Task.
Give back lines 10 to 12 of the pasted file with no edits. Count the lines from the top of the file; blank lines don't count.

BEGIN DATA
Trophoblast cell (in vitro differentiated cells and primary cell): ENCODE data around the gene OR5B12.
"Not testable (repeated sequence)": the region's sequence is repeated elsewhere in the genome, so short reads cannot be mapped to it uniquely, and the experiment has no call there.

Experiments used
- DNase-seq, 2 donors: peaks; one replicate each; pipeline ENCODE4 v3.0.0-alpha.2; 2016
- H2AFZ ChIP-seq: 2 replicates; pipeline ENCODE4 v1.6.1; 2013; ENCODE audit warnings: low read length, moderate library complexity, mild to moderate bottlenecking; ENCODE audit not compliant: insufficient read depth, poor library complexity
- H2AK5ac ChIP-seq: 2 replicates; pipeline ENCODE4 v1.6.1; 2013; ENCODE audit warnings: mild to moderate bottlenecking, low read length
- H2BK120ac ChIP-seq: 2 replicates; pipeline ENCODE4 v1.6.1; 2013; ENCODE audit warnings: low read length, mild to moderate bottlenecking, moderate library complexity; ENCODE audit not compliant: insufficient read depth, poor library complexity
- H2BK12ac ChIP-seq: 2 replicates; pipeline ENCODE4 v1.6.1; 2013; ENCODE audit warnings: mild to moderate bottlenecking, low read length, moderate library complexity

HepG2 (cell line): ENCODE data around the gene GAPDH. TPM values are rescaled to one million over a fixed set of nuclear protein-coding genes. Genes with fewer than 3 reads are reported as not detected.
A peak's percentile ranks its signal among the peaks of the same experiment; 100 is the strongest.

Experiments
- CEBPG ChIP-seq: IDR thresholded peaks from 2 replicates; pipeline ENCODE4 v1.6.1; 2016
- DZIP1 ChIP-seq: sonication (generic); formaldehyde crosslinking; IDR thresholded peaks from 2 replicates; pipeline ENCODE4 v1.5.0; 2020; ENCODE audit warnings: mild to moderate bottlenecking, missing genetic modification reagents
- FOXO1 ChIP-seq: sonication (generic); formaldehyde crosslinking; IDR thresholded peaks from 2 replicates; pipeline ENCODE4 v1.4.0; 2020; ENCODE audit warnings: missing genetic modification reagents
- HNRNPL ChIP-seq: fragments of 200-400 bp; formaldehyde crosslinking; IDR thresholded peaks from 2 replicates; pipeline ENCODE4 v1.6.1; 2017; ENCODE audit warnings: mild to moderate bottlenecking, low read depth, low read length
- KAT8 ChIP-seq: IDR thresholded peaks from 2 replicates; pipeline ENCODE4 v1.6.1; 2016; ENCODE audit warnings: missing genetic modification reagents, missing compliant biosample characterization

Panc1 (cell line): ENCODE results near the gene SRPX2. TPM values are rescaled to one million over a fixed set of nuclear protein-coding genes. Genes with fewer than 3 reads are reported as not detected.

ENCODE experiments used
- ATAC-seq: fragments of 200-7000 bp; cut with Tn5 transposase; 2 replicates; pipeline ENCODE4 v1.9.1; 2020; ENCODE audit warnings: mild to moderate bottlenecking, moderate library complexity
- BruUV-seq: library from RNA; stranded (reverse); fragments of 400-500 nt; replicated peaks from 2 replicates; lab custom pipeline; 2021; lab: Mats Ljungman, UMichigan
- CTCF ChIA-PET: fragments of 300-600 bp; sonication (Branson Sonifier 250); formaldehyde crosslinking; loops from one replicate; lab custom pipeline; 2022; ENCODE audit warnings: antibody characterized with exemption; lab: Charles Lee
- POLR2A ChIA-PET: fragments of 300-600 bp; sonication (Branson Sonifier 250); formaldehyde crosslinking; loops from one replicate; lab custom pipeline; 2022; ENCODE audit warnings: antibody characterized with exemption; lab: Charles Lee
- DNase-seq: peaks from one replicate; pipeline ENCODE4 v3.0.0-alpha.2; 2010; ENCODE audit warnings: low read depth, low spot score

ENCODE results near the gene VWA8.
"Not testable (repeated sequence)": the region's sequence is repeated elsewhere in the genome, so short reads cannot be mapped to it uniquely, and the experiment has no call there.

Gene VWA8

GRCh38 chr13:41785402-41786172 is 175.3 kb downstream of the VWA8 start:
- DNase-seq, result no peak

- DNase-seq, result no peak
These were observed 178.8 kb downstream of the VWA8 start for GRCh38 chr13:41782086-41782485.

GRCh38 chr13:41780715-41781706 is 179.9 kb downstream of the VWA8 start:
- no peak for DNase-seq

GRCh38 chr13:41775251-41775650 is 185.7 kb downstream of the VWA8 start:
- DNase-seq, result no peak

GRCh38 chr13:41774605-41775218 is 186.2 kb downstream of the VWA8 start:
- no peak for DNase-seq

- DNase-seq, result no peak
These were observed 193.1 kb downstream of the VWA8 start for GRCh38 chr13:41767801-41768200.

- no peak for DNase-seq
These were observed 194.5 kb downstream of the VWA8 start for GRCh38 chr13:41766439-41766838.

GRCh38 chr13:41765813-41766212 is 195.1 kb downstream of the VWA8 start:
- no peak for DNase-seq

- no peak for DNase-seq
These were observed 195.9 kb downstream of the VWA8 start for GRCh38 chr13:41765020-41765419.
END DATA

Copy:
A peak's percentile ranks its signal among the peaks of the same experiment; 100 is the strongest.

Experiments
- CEBPG ChIP-seq: IDR thresholded peaks from 2 replicates; pipeline ENCODE4 v1.6.1; 2016